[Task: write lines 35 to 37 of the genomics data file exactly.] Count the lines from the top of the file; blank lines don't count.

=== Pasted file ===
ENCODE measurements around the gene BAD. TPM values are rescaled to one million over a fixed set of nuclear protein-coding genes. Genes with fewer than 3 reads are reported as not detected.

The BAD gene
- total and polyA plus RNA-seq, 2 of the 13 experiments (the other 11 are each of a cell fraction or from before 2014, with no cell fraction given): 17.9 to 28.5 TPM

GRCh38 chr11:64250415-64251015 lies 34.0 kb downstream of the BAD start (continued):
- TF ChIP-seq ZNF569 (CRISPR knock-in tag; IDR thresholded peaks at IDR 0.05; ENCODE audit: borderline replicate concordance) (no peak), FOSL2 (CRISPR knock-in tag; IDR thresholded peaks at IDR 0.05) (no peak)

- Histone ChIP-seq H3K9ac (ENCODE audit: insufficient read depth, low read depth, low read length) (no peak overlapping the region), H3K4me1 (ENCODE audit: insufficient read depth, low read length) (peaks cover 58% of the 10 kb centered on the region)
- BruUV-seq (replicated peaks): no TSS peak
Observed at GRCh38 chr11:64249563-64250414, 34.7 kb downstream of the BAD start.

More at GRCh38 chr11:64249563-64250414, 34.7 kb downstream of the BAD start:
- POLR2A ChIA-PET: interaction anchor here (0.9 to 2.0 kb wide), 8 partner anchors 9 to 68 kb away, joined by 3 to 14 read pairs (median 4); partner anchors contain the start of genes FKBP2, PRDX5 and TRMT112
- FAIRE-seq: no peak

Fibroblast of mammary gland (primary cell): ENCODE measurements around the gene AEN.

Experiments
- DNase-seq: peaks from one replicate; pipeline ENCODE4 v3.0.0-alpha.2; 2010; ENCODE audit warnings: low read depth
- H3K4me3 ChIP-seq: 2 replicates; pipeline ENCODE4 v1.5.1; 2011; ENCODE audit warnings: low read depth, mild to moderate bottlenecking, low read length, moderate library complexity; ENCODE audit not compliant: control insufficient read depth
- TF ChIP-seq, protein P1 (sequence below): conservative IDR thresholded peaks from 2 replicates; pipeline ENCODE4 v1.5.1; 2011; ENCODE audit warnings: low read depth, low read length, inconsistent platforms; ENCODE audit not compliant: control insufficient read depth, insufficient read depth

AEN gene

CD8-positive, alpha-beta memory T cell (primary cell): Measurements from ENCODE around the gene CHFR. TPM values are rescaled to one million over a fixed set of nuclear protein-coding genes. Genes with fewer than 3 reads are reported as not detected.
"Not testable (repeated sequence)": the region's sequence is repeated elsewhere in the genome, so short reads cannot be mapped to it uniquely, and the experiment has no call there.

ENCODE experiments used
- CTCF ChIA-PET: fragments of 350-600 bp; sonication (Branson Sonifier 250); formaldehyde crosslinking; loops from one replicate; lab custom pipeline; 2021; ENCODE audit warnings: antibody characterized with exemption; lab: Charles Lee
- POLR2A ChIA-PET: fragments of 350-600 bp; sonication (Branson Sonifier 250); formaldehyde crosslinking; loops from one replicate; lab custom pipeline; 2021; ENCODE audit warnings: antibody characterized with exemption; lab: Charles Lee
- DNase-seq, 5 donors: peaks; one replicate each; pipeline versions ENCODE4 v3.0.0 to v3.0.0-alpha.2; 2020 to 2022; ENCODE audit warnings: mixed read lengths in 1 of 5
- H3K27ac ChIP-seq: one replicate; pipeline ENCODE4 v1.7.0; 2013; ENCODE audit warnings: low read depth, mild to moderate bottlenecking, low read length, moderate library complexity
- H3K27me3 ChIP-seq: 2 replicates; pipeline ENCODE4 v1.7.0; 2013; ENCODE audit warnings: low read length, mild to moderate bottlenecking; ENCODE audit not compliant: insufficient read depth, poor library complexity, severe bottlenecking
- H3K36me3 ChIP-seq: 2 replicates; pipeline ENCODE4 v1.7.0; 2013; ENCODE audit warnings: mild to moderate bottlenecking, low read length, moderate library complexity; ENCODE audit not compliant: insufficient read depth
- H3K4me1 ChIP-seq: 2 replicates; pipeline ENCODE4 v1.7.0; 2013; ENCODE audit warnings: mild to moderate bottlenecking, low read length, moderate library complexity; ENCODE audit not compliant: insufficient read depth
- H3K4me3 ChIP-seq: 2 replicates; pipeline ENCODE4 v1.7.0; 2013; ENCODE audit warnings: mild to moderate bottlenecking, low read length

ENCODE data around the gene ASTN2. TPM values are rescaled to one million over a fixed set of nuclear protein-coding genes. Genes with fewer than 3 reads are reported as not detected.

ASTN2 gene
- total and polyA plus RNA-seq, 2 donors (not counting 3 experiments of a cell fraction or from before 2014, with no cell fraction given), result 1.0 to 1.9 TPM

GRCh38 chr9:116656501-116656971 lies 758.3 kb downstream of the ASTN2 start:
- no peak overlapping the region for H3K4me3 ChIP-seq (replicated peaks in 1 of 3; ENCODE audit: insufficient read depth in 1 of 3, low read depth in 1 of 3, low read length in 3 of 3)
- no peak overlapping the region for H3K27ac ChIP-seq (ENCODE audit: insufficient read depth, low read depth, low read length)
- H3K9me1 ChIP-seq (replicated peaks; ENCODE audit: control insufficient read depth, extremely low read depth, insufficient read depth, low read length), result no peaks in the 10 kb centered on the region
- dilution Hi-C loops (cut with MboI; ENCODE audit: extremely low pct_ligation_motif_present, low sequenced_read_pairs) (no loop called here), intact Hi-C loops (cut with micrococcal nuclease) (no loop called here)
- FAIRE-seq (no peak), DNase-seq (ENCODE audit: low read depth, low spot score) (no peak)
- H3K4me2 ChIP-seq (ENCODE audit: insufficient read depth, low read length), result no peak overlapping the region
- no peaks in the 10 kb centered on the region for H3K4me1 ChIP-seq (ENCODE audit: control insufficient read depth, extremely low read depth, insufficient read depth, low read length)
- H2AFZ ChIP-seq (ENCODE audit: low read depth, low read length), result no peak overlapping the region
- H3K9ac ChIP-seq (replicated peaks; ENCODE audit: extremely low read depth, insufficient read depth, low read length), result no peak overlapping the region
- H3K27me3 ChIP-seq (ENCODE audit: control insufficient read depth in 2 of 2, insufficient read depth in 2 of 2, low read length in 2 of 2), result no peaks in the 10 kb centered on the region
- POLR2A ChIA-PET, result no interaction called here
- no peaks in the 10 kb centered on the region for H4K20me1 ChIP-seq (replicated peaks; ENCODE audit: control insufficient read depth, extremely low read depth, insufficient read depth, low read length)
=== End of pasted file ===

- H3K9me1 ChIP-seq (replicated peaks; ENCODE audit: control insufficient read depth, extremely low read depth, insufficient read depth, low read length), result no peaks in the 10 kb centered on the region
- dilution Hi-C loops (cut with MboI; ENCODE audit: extremely low pct_ligation_motif_present, low sequenced_read_pairs) (no loop called here), intact Hi-C loops (cut with micrococcal nuclease) (no loop called here)
- FAIRE-seq (no peak), DNase-seq (ENCODE audit: low read depth, low spot score) (no peak)